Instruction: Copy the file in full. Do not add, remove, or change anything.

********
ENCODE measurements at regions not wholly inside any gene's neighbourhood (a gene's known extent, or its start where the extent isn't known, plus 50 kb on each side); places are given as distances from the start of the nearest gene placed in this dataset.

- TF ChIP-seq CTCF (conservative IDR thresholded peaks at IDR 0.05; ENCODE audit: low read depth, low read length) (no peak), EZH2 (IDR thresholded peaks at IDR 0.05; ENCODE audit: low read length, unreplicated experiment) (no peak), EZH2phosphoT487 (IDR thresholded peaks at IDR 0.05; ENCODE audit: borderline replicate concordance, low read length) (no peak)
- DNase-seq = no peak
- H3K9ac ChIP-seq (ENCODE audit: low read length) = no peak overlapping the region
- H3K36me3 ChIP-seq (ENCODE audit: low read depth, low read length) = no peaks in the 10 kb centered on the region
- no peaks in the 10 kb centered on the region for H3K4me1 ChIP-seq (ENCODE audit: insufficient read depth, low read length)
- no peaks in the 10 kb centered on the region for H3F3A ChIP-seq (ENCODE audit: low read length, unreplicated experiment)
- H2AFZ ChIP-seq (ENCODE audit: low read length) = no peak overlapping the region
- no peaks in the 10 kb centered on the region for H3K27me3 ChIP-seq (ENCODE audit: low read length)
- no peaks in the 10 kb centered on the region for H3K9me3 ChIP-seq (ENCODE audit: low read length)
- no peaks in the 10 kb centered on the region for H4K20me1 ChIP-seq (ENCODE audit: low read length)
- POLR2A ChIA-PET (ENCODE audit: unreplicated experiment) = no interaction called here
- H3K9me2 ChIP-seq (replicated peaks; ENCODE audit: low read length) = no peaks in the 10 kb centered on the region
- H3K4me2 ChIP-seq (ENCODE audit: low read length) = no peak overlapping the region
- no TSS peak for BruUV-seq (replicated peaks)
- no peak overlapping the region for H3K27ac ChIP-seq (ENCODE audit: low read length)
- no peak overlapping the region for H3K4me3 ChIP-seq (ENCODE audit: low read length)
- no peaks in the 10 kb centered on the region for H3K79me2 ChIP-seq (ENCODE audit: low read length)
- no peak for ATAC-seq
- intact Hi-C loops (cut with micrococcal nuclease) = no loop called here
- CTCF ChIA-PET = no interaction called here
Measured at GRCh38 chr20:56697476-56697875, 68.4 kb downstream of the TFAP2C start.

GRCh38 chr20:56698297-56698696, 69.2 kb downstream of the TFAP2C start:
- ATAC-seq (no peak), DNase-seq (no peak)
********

ENCODE measurements at regions not wholly inside any gene's neighbourhood (a gene's known extent, or its start where the extent isn't known, plus 50 kb on each side); places are given as distances from the start of the nearest gene placed in this dataset.

- TF ChIP-seq CTCF (conservative IDR thresholded peaks at IDR 0.05; ENCODE audit: low read depth, low read length) (no peak), EZH2 (IDR thresholded peaks at IDR 0.05; ENCODE audit: low read length, unreplicated experiment) (no peak), EZH2phosphoT487 (IDR thresholded peaks at IDR 0.05; ENCODE audit: borderline replicate concordance, low read length) (no peak)
- DNase-seq = no peak
- H3K9ac ChIP-seq (ENCODE audit: low read length) = no peak overlapping the region
- H3K36me3 ChIP-seq (ENCODE audit: low read depth, low read length) = no peaks in the 10 kb centered on the region
- no peaks in the 10 kb centered on the region for H3K4me1 ChIP-seq (ENCODE audit: insufficient read depth, low read length)
- no peaks in the 10 kb centered on the region for H3F3A ChIP-seq (ENCODE audit: low read length, unreplicated experiment)
- H2AFZ ChIP-seq (ENCODE audit: low read length) = no peak overlapping the region
- no peaks in the 10 kb centered on the region for H3K27me3 ChIP-seq (ENCODE audit: low read length)
- no peaks in the 10 kb centered on the region for H3K9me3 ChIP-seq (ENCODE audit: low read length)
- no peaks in the 10 kb centered on the region for H4K20me1 ChIP-seq (ENCODE audit: low read length)
- POLR2A ChIA-PET (ENCODE audit: unreplicated experiment) = no interaction called here
- H3K9me2 ChIP-seq (replicated peaks; ENCODE audit: low read length) = no peaks in the 10 kb centered on the region
- H3K4me2 ChIP-seq (ENCODE audit: low read length) = no peak overlapping the region
- no TSS peak for BruUV-seq (replicated peaks)
- no peak overlapping the region for H3K27ac ChIP-seq (ENCODE audit: low read length)
- no peak overlapping the region for H3K4me3 ChIP-seq (ENCODE audit: low read length)
- no peaks in the 10 kb centered on the region for H3K79me2 ChIP-seq (ENCODE audit: low read length)
- no peak for ATAC-seq
- intact Hi-C loops (cut with micrococcal nuclease) = no loop called here
- CTCF ChIA-PET = no interaction called here
Measured at GRCh38 chr20:56697476-56697875, 68.4 kb downstream of the TFAP2C start.

GRCh38 chr20:56698297-56698696, 69.2 kb downstream of the TFAP2C start:
- ATAC-seq (no peak), DNase-seq (no peak)